Story by Kyle Hentschel (SOJC student)
It was 2 a.m. in Eugene, Oregon, when Endalk Chala received a message that his fellow bloggers were being arrested in Ethiopia. On April 25, 2014, plain-clothed government agents arrived at the bloggers’ homes and offices, taking them to solitary confinement and then prison, where they would be starved and tortured.
The final message from blogger Zelalem Kibret read, “They are knocking. Tell the world that we are being arrested for what we have been doing.”
Unable to help his friends abroad, Chala experienced a familiar sinking feeling. The Ethiopian government had sent him 31 pages of his own telephone conversations before he came to the University of Oregon in September of 2013—they knew everything and they were coming for him. If he had remained in the country much longer, he would be in prison too.
Nearly a year after the arrests, Chala, a doctoral student at the University of Oregon School of Journalism and Communication (SOJC), is studying the media framework of his country and campaigning for the imprisoned bloggers, hoping that someday he can return home to freedom.
“I don’t have a country anymore, unless the government changes their position,” Chala says. “This is going to be my home for several years.”
Chala was the co-founder of the blogging collective called Zone 9, a name that references Kaliti, one of Ethiopia’s notorious prisons. Kaliti has eight zones, and many refer to the rest of Ethiopia as the ninth zone, as if the entire country is a prison. The Zone 9 bloggers published critical content about freedom of speech and freedom of expression in Ethiopia, which is unacceptable within the government’s anti-terrorism laws.
Stuck in a situation where he can’t return home without being imprisoned, Chala has worked tirelessly over the past year to spread the word of the Zone 9 bloggers. But this steadfast campaigning was not without first conquering his own emotions.
“There is a survivor’s guilt,” Chala says. “We did the same thing, but as a matter of chance, I survived and they are suffering. You feel bad about it. I was trying to get away from that feeling for a long time, and it was very hard for me.”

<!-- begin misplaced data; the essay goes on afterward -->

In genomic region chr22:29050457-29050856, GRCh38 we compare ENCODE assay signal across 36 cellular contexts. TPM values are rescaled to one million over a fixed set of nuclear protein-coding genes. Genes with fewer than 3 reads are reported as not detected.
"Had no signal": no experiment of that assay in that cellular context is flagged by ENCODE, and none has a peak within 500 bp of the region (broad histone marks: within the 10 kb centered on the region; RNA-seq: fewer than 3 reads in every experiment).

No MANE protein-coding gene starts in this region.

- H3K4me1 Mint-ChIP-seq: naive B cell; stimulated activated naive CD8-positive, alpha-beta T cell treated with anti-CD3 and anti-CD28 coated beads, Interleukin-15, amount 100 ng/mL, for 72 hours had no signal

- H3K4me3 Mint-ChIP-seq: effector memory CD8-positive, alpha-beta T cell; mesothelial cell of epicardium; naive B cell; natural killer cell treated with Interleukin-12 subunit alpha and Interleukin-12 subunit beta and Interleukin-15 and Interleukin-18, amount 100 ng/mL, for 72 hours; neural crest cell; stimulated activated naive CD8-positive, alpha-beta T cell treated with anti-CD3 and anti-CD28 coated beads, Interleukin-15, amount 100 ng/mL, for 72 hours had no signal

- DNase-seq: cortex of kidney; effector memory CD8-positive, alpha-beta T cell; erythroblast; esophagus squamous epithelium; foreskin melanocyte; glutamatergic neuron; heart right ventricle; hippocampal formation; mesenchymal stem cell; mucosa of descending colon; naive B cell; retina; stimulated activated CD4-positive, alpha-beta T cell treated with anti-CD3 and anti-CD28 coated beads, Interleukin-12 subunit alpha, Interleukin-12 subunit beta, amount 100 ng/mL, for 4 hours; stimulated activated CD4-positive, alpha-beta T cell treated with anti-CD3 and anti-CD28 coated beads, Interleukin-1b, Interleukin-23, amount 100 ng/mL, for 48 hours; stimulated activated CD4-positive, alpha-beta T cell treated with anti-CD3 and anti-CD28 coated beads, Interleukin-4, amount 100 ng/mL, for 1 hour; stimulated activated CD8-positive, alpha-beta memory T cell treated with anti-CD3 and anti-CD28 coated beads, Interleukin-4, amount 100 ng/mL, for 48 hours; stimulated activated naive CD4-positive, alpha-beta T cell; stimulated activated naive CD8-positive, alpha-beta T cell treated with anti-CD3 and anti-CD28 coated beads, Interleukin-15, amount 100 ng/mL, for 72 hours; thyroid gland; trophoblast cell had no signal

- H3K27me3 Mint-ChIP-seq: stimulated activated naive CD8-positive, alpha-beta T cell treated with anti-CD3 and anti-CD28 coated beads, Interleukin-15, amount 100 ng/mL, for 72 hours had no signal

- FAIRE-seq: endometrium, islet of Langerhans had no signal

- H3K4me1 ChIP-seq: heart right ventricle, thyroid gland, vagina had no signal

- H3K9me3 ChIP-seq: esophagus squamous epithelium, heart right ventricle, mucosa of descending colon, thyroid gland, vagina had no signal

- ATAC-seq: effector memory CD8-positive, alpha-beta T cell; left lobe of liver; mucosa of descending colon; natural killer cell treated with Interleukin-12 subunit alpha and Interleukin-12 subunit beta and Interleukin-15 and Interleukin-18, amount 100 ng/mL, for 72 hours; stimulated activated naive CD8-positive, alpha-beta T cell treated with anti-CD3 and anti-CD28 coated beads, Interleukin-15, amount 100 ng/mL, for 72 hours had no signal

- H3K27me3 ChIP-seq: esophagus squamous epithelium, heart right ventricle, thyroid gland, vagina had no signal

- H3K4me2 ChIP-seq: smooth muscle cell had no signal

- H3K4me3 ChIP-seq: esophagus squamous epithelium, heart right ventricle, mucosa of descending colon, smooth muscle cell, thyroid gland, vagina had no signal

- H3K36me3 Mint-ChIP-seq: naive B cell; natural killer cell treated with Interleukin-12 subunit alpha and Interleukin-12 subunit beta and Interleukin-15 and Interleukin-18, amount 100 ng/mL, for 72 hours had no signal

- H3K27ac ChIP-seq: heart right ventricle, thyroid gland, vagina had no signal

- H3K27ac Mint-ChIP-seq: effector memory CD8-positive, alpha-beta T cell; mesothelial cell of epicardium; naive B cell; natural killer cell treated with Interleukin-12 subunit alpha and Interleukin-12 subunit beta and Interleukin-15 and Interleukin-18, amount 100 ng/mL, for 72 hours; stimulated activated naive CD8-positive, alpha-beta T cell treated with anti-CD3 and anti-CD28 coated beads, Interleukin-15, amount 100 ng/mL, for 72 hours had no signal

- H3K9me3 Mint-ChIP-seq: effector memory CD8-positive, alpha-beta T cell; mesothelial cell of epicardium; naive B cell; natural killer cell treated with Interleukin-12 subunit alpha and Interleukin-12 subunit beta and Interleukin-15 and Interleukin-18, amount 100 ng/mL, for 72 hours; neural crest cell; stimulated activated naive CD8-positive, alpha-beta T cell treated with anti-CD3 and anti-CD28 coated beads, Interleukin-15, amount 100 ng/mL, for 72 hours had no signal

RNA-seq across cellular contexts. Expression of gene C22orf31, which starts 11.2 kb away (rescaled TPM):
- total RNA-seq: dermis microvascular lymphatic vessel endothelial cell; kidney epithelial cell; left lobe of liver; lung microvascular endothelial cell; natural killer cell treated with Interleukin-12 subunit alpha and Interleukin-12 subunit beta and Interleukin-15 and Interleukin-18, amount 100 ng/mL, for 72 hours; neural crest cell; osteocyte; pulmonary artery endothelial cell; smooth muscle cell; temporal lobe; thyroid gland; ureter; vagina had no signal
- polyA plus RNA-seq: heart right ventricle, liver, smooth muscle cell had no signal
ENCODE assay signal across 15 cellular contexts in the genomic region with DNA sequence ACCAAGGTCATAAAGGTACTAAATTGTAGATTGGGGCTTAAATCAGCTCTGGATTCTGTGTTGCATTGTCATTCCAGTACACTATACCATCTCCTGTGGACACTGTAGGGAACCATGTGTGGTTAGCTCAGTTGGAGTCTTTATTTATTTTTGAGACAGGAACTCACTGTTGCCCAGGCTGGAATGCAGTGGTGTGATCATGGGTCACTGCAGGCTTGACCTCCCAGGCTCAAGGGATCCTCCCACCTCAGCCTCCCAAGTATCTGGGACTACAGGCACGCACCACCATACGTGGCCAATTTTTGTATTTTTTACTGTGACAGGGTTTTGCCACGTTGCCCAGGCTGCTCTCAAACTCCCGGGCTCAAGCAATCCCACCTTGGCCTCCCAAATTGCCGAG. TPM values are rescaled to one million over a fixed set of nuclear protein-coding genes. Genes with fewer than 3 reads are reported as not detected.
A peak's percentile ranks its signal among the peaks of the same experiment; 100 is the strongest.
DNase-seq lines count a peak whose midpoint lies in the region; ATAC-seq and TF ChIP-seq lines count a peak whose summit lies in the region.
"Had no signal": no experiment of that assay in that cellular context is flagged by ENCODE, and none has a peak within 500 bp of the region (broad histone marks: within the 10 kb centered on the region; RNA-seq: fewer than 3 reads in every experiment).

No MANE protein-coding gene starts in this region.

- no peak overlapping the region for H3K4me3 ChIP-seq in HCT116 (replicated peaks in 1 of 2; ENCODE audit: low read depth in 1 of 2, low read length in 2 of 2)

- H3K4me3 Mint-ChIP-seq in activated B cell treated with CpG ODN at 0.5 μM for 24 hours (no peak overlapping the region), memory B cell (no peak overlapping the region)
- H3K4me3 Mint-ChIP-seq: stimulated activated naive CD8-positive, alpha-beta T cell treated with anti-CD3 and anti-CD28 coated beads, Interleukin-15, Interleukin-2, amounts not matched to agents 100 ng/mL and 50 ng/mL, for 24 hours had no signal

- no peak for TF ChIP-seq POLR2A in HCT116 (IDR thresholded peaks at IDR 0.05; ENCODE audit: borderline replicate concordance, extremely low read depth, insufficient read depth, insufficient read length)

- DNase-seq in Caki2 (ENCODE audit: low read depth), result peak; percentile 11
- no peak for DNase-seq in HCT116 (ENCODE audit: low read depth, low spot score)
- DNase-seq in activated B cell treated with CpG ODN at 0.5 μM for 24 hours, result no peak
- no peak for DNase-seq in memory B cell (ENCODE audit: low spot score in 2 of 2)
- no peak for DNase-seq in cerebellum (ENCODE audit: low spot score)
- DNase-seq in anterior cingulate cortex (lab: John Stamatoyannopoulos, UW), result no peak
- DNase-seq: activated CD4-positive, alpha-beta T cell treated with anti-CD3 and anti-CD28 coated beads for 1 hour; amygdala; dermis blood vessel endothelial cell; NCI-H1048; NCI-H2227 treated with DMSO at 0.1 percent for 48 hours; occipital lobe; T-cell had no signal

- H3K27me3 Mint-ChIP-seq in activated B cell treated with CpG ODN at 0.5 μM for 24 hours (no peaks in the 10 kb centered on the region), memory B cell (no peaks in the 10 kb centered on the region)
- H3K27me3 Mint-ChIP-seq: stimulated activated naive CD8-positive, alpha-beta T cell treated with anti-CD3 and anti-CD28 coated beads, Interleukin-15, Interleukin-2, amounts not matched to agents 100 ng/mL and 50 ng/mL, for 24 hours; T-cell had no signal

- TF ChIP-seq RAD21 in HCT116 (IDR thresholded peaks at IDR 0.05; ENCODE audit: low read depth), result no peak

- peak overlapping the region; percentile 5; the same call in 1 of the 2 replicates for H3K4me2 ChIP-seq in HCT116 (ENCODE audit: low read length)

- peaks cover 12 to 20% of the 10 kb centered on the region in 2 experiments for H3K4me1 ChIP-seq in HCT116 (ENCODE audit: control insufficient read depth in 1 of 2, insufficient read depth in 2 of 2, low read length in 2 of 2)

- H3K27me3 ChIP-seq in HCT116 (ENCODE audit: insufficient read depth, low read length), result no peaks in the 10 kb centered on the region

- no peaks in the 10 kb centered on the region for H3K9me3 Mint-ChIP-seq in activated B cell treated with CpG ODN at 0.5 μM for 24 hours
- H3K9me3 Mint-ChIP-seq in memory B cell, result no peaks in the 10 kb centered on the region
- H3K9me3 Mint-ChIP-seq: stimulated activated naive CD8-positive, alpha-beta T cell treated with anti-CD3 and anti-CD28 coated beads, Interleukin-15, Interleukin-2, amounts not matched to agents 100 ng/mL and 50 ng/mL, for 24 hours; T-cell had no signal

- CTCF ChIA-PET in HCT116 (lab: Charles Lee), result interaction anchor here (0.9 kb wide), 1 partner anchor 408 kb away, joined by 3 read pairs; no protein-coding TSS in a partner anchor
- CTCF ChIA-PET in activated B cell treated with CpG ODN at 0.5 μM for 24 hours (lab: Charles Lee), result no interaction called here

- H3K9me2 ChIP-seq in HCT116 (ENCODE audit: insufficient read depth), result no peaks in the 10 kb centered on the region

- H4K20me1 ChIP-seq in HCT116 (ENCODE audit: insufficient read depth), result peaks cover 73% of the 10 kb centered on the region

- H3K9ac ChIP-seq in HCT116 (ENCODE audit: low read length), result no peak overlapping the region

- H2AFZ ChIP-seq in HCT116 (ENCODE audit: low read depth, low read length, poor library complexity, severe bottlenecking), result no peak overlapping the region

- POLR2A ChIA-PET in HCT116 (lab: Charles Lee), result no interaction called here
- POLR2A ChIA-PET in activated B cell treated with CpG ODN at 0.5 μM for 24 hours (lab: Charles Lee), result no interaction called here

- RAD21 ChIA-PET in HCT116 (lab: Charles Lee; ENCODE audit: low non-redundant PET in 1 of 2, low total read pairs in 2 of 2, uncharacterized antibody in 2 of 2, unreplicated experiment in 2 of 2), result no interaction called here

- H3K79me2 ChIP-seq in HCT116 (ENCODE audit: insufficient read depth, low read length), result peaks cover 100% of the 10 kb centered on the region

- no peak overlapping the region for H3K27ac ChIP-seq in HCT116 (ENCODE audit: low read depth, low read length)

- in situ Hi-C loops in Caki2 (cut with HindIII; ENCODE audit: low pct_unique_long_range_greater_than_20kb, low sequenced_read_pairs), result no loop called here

Gabriela Martinez, an associate professor at the SOJC and Chala’s adviser, has been working closely with Chala for the past year, developing a website for human rights in journalism. She remembers his resilience.
“When members of his blogging collective were put in prison, he was totally destroyed,” Martinez said. “But immediately, his reaction was to organize globally through new technologies. He created a whole campaign and, in a matter of days, the response to that campaign was huge around the world.”
Chala created a blog#mce_temp_url# and a Wikipedia page, while also spreading the message with #FreeZone9Bloggers through social media. He also sparked conversations in the international blogging community through Global Voices, a citizen journalism platform. Since the arrests, the story of the six bloggers arrested has reached major media outlets including BBC, Al-Jazeera, The Washington Post, The New York Times, Bloomberg and NPR.
While his extensive campaign for freedom has successfully raised awareness about the Zone 9 bloggers, the circumstances in his home country remain unchanged.
Ethiopia enforces some of the strongest surveillance laws in the world. While less than two percent of the population uses the Internet, the government has still developed a strict system of removing the more progressive voices from media and web platforms.
Teddy Workneh, a post-doctoral student at the SOJC and Ethiopian citizen, has researched Ethiopia’s media infrastructure and discovered there are more journalists in prison than there are in Ethiopian newsrooms.
“In many ways, bloggers like Endalk and the Zone 9 bloggers are taking the place of journalists to inform and educate the public,” says Workneh, who believes bloggers have become essential to providing alternative, uncensored information.
Ethiopia operates an authoritarian government with a democratic façade. By giving the impression of a democracy, the country receives money from the United States and the European Union, according to Chala’s research. This funding perpetuates the false freedom Ethiopia has constructed.
People rarely speak freely in this system. If they do, it’s not without glancing over their shoulders in fear of someone hearing, which was a conditioned response Chala learned to let go of living in the United States.
“When I was in Ethiopia walking down the streets, especially when it was dark, I always expected someone to say ‘stop’ or ‘halt,’ because I had been receiving that kind of order from security people my entire life,” Chala says. “I got used to that, and when I walk here at night, I expect someone to say that.”
Experiencing such simple freedoms further inspires Chala to work toward creating that type of environment for his counterparts across the globe. Through his work, he hopes others can share the same understanding of what freedom means and what it feels like.
Balancing his role as an activist with the heavy coursework of doctoral studies does not allow for much sleep, especially if he is connecting with people from Ethiopia, which is ten hours behind. But his passion and hopes for the future keep him afloat as he continues to raise awareness and push for change.
“It is not easy, but I am surviving,” Chala says. “I will be OK.”